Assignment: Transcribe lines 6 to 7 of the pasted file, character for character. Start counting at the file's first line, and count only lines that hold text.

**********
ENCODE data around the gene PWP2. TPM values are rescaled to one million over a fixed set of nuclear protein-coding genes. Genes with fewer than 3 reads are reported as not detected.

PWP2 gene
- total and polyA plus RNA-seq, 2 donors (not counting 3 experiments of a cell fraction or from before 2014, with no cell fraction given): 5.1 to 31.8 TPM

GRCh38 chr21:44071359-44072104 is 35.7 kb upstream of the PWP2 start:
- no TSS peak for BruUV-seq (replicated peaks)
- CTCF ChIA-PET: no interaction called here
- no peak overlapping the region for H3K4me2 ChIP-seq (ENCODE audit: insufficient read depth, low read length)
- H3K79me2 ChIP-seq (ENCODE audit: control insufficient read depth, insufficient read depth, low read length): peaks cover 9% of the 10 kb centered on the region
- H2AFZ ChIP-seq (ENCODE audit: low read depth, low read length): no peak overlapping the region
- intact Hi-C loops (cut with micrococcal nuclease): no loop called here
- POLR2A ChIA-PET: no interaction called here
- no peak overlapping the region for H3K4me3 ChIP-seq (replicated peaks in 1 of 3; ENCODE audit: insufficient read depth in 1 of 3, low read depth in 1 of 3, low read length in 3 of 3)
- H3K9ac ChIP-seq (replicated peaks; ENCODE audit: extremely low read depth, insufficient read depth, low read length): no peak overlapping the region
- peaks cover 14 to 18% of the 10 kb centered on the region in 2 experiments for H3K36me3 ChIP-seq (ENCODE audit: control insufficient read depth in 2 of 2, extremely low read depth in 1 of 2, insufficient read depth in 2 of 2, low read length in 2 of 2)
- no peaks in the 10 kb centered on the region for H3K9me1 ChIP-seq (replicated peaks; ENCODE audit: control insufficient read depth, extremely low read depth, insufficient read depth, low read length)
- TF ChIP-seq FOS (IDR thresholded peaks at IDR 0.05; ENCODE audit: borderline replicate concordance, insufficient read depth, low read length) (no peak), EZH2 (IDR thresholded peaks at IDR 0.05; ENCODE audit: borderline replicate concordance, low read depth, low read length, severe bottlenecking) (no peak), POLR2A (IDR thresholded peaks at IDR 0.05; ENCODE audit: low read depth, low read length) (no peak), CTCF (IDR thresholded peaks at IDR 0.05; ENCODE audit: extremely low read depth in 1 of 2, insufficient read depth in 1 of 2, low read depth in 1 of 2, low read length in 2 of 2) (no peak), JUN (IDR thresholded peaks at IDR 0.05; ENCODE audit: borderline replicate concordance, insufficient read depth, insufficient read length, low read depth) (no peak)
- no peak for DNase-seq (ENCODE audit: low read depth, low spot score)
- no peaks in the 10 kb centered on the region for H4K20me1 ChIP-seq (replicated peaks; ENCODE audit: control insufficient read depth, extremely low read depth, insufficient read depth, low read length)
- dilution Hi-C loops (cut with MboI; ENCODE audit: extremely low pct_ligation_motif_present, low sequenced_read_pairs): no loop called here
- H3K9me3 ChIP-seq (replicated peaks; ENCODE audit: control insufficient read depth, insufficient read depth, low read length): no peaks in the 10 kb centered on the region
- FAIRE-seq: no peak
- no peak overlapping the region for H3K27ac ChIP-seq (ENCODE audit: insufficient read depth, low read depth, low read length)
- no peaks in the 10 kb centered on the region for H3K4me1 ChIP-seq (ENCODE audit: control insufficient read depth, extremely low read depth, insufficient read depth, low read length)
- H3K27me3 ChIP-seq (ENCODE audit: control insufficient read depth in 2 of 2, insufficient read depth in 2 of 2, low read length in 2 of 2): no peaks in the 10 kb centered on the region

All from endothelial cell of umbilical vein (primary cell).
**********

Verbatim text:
- CTCF ChIA-PET: no interaction called here
- no peak overlapping the region for H3K4me2 ChIP-seq (ENCODE audit: insufficient read depth, low read length)